A gene called KiSS-1 is responsible for triggering puberty, scientists have discovered. It produces a protein called kisspeptin in the brain that turns on the urge to reproduce.
Little had been known about what instigates the cascade of hormone secretions that produces puberty's physical changes. Now scientists can shed new light on why all reproductive hormones are present at birth, go into hiding at about four to six months, then re-emerge in full force about 10 to 12 years later.
Prof Tony Plant, director of the Centre for Research in Reproductive Physiology at the University of Pittsburgh School of Medicine, said: "An appreciation of puberty's deep-seated neurobiological mechanisms could, for instance, help prevent precocious or delayed puberty from occurring in some children."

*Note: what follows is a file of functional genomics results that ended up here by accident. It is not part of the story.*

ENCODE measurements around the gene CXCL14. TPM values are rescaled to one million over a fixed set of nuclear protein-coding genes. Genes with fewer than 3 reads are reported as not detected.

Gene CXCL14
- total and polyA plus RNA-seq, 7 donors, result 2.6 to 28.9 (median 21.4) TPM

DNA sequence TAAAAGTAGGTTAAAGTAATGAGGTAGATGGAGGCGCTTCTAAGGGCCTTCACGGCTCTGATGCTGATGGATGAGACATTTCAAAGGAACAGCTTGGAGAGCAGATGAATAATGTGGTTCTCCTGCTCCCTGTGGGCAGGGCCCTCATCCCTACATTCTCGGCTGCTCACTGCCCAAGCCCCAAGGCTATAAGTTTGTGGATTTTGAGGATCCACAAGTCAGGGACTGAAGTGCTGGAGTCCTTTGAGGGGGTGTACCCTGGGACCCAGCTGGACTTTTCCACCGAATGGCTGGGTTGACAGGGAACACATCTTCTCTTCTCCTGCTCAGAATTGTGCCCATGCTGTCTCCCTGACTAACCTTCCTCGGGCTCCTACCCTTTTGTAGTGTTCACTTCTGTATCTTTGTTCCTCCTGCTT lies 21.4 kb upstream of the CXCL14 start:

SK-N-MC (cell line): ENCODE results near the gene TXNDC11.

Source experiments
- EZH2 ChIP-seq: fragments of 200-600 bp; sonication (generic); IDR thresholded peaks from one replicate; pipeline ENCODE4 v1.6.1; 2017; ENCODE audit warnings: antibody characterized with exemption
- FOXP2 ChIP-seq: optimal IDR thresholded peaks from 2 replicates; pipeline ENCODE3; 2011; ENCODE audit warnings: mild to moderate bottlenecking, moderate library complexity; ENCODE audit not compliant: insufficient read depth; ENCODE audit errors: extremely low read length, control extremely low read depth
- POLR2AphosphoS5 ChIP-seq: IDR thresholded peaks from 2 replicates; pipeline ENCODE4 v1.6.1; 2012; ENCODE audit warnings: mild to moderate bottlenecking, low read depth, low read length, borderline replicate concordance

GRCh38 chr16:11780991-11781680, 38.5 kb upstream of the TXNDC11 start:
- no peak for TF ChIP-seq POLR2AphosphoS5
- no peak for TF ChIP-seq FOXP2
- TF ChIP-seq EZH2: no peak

His research, carried out with teams at Harvard University's Massachusetts General Hospital and the Oregon National Primate Research Centre, is published today in Proceedings of the National Academy of Sciences. The onset of puberty becomes official when gonadotropin-releasing hormone is secreted and sets off a chain reaction of chemical messages.
The researchers found that by giving animals kisspeptin they could wake up the reproductive hormones from their childhood hibernation, triggering the events that mark the onset of puberty.
Story here. Link to Gene Simmons, so you can personally thank him for putting you through puberty.